Long-Term Impacts of Medicaid

Study: Medicaid-eligible children pay more in taxes as adults, By Amanda Cuda, January 12, 2015, Stamford Advocate: “Children of the 1980s who were eligible for expanded Medicaid benefits in their youth paid more in taxes as adults, according to a new study from Yale University. The study also showed that these same people were more likely to attend college and less likely to die prematurely in adulthood than peers who weren’t eligible for benefits. For some advocates, the research supports what they have long believed about providing Medicaid to vulnerable populations…”

State Tax Burdens

  • Study finds local taxes hit lower wage earners harder, By Patricia Cohen, January 13, 2015, New York Times: “When it comes to the taxes closest to home, the less you earn, the harder you’re hit. That is the conclusion of an analysis by the Institute on Taxation and Economic Policy that evaluates the local tax burden in every state, from Washington, labeled the most regressive, to Delaware, ranked as the fairest of them all. According to the study, in 2015 the poorest fifth of Americans will pay on average 10.9 percent of their income in state and local taxes, the middle fifth will pay 9.4 percent and the top 1 percent will average 5.4 percent…”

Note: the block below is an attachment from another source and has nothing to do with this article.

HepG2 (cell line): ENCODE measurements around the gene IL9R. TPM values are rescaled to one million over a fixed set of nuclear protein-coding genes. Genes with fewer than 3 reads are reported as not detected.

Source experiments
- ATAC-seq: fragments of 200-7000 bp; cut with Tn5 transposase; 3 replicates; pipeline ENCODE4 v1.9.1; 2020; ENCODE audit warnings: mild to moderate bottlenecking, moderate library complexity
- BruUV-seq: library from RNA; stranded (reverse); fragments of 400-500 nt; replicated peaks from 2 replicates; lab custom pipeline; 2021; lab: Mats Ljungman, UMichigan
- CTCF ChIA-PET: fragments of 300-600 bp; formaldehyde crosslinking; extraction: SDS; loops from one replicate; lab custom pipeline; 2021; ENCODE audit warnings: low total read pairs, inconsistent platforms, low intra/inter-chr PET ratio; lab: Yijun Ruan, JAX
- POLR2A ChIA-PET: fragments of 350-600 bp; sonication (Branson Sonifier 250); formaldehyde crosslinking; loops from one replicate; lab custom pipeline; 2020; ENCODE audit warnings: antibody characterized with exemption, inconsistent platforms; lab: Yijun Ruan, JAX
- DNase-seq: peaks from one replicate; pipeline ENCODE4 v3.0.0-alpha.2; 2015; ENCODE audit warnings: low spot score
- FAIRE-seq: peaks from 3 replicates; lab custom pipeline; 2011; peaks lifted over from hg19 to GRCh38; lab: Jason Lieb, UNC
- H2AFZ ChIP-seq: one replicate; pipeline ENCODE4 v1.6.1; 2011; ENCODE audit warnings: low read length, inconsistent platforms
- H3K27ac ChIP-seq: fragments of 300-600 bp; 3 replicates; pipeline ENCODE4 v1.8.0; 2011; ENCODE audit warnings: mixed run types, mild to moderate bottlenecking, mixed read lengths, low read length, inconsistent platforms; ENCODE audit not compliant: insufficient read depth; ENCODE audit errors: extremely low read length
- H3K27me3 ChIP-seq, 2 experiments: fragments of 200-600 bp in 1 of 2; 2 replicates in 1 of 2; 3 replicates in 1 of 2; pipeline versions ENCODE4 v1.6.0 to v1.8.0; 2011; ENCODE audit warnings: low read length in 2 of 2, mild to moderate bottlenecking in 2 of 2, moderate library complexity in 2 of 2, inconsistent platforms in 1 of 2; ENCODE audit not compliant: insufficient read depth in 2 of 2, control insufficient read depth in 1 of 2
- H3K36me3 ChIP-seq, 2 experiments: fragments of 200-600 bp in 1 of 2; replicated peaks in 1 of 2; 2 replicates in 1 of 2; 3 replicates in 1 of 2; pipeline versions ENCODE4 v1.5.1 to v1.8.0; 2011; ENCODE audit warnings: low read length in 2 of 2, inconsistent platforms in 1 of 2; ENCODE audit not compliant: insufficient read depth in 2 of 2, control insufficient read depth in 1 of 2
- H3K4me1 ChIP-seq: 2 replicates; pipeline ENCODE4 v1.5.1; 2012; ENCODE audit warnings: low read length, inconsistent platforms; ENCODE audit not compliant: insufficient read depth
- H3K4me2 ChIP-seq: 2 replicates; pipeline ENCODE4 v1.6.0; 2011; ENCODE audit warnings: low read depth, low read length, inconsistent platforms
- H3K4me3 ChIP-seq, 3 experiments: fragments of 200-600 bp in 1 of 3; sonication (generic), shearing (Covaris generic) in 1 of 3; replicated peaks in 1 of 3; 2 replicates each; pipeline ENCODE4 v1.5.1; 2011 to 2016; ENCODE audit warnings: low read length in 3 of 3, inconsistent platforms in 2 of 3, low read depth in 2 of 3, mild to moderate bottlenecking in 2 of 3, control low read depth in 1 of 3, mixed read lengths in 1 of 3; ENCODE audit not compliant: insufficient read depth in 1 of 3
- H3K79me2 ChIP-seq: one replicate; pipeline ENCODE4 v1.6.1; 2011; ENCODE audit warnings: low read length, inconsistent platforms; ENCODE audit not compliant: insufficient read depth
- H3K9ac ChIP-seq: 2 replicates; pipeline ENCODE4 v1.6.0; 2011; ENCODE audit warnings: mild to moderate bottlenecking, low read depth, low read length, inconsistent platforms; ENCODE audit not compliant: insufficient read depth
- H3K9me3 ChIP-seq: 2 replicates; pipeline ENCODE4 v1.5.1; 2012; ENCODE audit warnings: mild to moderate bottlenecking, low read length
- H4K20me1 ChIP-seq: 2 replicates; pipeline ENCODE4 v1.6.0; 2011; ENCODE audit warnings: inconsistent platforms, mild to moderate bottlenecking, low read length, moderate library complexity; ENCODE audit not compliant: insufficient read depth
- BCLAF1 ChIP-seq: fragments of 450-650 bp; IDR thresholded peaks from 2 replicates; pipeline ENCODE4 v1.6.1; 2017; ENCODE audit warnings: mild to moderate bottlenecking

• Are local taxes unfair to the poor?, By Aimee Picchi, January 14, 2015, CBS News: “When it comes to state taxes, the rule of thumb is often topsy-turvy: The less you earn, the more you pay. That’s the conclusion from a new analysis of local taxes from the nonprofit Institute on Taxation and Economic Policy (ITEP), a nonpartisan research firm that studies tax issues. The organization’s findings won’t do much to make middle- and low-income workers feel good about their state and local tax burdens. The poorest 20 percent of Americans pay an average effective state and local tax rate of 10.9 percent. By comparison, the top 1 percent of Americans have an effective local tax burden of 5.4 percent…”

State-Level Income Inequality